Four children were killed and six family members were hospitalized when a poisonous gas wafted through a Texas home.
Investigators say phosphine gas killed the four children when someone implemented "restricted use" pesticide Aluminum Phosphide as a poison to banish mice from the Amarillo, Texas home, the Daily Mail reports.
A visitor to the home found everyone sick and called 911.
The poisonous gas killed four children aged 7 to 17. Siblings Felipe Balderas, 7; Johnnie Balderas, 9; Josue Balderas, 11 and Yasmeen Balderas, 17, all perished, WJLA reports.
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One of the children died at the scene, the other three individuals died at a local hospital.
Four other children of the household and their father are recovering relatively well while the mother is in serious condition and being treated at a Lubbock hospital. She is on life support, according to a GoFundMe page created for the family.
One of the recovering children is not eating due to "lingering effects" but two others are "eating and responding well."
Responders cleared the area but 10 of them were taken to hospital as a precaution. They did not show symptoms of illness, the Amarillo Globe-News reports. They initially thought poisoning by carbon monoxide was the cause of the deaths.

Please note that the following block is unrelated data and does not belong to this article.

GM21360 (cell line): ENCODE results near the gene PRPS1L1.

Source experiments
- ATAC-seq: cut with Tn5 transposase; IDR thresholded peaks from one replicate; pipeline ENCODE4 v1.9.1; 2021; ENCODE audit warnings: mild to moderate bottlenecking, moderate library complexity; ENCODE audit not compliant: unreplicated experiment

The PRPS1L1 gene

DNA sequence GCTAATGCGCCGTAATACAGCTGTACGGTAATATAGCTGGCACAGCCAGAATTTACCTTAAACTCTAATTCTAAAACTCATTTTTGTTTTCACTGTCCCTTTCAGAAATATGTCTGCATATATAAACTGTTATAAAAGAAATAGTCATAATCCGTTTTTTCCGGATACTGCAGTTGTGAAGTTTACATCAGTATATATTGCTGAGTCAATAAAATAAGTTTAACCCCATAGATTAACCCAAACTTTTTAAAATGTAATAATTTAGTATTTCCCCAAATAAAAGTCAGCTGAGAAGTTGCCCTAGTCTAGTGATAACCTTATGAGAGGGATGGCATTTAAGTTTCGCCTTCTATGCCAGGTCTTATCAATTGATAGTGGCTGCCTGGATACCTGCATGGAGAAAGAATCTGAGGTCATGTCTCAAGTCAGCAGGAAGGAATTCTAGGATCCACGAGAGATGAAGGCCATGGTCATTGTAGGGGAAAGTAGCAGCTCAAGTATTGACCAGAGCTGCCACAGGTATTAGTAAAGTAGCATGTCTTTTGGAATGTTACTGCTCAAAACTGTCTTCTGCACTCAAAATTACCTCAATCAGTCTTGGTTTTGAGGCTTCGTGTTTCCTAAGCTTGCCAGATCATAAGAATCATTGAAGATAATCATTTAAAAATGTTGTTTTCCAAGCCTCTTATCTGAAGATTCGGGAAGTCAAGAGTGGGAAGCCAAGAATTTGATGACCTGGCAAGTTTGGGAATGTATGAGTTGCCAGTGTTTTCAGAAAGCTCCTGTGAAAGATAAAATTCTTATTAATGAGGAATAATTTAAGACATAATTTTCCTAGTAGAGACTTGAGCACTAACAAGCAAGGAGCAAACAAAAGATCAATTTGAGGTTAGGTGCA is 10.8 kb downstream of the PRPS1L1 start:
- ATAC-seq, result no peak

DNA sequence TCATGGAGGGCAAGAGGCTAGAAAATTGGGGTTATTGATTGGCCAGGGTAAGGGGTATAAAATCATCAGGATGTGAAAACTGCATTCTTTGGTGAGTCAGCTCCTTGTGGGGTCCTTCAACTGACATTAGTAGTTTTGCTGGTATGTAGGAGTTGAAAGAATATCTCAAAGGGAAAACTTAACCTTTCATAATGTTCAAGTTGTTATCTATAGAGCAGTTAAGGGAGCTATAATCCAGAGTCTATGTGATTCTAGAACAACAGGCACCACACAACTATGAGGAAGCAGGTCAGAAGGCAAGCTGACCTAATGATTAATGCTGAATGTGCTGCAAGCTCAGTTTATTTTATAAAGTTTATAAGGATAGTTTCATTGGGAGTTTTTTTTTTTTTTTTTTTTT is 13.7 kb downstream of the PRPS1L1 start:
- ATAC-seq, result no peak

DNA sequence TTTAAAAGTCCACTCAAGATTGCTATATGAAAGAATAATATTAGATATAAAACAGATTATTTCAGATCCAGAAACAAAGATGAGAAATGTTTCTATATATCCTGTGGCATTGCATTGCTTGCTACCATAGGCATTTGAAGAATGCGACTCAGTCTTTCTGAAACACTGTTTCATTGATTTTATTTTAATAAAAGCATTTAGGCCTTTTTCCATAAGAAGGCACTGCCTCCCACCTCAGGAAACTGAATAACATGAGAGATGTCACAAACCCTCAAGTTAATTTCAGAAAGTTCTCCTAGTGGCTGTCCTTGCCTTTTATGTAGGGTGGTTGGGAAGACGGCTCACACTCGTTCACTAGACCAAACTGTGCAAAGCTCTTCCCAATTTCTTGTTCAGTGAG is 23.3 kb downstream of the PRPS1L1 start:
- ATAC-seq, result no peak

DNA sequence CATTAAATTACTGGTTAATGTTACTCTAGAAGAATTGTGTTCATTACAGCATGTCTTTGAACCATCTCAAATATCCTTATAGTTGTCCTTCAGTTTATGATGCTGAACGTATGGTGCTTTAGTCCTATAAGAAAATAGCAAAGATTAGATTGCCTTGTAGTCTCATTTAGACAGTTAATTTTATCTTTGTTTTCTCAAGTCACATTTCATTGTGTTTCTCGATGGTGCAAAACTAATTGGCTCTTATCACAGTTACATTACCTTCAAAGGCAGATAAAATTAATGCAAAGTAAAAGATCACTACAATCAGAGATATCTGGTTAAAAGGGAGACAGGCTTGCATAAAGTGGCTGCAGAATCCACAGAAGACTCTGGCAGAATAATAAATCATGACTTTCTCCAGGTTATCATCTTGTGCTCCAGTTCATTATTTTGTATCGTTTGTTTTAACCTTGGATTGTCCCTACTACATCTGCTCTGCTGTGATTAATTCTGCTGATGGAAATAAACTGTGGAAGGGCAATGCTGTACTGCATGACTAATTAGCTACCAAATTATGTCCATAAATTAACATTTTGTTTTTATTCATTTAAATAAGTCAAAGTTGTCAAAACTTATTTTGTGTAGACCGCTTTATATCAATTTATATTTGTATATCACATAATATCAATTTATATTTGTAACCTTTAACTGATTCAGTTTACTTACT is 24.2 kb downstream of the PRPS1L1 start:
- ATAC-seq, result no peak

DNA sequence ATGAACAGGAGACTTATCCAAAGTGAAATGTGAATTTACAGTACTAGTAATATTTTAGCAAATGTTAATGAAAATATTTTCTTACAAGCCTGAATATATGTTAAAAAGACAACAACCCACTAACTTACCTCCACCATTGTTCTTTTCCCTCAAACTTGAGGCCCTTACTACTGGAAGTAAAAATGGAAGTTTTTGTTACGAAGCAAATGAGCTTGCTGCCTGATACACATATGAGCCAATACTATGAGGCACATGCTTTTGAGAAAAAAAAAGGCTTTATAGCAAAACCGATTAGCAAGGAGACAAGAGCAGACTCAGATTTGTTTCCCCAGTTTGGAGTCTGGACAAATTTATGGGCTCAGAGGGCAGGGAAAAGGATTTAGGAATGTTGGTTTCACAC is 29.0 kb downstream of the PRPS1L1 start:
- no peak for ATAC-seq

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The house is presently off-limits, noted the GoFundMe page.
A family member had acquired the chemical Aluminum Phosphide, which can only be bought with a special license, on the black market, Amarillo Fire Department Lieutenant Josh Whitney said, KFDA reports.
The poisonous gas was applied on Sunday and would have wafted through the house overnight, the AFD stated.
No criminal charges will be pressed, Amarillo Special Crimes said.
The GoFundMe page, which has already raised $16,000, states the three youngest siblings attended Eastridge Elementary School. In turn, the oldest, Yasmeen, was a student at Palo Duro High School where she worked for the student newspaper.
A vigil was conducted for the dead family members on Dec. 2.
Neighbors spoke of a "good family" whose kids brightened up the neighborhood and kept it "alive."